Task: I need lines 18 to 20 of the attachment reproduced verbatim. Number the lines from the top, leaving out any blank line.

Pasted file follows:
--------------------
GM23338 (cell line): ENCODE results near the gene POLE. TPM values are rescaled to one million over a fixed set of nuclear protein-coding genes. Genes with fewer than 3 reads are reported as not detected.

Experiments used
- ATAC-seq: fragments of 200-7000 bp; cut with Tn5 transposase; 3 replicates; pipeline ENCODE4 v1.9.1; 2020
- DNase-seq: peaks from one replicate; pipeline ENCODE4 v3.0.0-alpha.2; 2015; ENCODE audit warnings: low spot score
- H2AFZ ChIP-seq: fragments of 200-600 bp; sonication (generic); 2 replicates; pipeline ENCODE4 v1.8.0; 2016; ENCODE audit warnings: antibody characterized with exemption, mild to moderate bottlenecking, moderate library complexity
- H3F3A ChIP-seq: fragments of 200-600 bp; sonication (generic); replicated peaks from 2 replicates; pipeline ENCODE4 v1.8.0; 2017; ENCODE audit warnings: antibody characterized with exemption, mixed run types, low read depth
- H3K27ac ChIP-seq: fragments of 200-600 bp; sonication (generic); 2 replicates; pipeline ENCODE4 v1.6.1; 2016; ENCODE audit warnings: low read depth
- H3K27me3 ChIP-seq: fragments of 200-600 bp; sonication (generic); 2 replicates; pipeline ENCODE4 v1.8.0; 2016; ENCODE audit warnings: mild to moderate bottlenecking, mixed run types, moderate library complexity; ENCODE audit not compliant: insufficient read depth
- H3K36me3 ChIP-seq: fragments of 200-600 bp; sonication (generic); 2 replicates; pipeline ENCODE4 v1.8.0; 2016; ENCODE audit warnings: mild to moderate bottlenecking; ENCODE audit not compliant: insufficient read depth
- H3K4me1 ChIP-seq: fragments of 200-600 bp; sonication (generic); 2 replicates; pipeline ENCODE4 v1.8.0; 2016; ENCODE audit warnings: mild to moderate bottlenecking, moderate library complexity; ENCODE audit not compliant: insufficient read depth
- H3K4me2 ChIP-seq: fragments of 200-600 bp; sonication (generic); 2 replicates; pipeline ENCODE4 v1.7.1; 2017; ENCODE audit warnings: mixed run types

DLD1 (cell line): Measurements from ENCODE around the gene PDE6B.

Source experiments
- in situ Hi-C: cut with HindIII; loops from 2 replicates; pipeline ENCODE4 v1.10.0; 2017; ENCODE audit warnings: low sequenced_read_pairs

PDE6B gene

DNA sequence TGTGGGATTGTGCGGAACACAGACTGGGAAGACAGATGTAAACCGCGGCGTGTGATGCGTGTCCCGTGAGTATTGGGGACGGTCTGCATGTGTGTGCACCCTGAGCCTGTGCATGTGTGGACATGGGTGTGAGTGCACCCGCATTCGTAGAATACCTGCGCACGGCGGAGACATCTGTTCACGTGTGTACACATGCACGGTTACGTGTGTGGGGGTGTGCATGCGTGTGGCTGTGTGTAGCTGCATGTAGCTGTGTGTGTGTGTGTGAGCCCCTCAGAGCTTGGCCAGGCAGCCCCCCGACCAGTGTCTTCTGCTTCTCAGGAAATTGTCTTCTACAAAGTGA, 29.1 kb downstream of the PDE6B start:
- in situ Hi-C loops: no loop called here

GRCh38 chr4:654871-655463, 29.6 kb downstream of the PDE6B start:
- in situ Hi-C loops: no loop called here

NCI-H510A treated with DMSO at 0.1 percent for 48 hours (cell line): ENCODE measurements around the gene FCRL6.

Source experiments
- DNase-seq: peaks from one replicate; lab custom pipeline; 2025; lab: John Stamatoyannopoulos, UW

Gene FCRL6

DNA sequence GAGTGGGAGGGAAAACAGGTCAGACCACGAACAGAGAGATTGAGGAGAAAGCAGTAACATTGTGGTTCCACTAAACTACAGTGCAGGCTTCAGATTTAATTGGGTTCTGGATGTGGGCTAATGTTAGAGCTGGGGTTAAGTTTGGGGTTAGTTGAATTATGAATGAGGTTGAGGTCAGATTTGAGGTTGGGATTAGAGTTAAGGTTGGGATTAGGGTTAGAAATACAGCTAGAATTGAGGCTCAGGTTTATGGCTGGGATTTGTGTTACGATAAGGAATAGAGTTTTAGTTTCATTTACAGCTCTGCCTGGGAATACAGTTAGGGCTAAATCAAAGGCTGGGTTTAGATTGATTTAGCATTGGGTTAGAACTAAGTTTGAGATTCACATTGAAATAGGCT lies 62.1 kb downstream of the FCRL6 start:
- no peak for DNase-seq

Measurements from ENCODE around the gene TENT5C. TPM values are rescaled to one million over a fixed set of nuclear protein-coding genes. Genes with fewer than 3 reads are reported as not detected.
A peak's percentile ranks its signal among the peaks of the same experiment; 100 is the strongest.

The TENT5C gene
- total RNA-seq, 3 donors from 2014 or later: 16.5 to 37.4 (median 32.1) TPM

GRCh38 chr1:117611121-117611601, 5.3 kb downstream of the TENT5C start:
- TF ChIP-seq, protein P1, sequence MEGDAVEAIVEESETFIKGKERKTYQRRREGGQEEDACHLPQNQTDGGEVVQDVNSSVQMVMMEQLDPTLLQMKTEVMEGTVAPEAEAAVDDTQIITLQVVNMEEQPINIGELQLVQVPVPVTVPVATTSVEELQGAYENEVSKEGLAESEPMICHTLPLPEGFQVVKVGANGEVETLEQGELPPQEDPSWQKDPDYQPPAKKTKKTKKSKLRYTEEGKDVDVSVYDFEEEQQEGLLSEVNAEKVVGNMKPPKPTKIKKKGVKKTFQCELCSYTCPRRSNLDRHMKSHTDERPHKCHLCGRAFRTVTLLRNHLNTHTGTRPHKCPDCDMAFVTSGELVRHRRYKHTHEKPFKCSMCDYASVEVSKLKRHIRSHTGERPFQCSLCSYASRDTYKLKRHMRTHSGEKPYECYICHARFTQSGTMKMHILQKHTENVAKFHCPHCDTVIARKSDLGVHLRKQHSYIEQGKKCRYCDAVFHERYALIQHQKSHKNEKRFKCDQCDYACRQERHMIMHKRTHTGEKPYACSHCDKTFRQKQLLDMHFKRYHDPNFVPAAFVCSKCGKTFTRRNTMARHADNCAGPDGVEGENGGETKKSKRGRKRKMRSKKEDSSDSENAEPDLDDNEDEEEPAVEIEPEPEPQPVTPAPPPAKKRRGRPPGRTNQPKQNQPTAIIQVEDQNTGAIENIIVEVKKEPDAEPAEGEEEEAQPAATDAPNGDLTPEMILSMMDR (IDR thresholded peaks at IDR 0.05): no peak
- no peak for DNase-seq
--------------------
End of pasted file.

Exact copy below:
GRCh38 chr4:654871-655463, 29.6 kb downstream of the PDE6B start:
- in situ Hi-C loops: no loop called here

NCI-H510A treated with DMSO at 0.1 percent for 48 hours (cell line): ENCODE measurements around the gene FCRL6.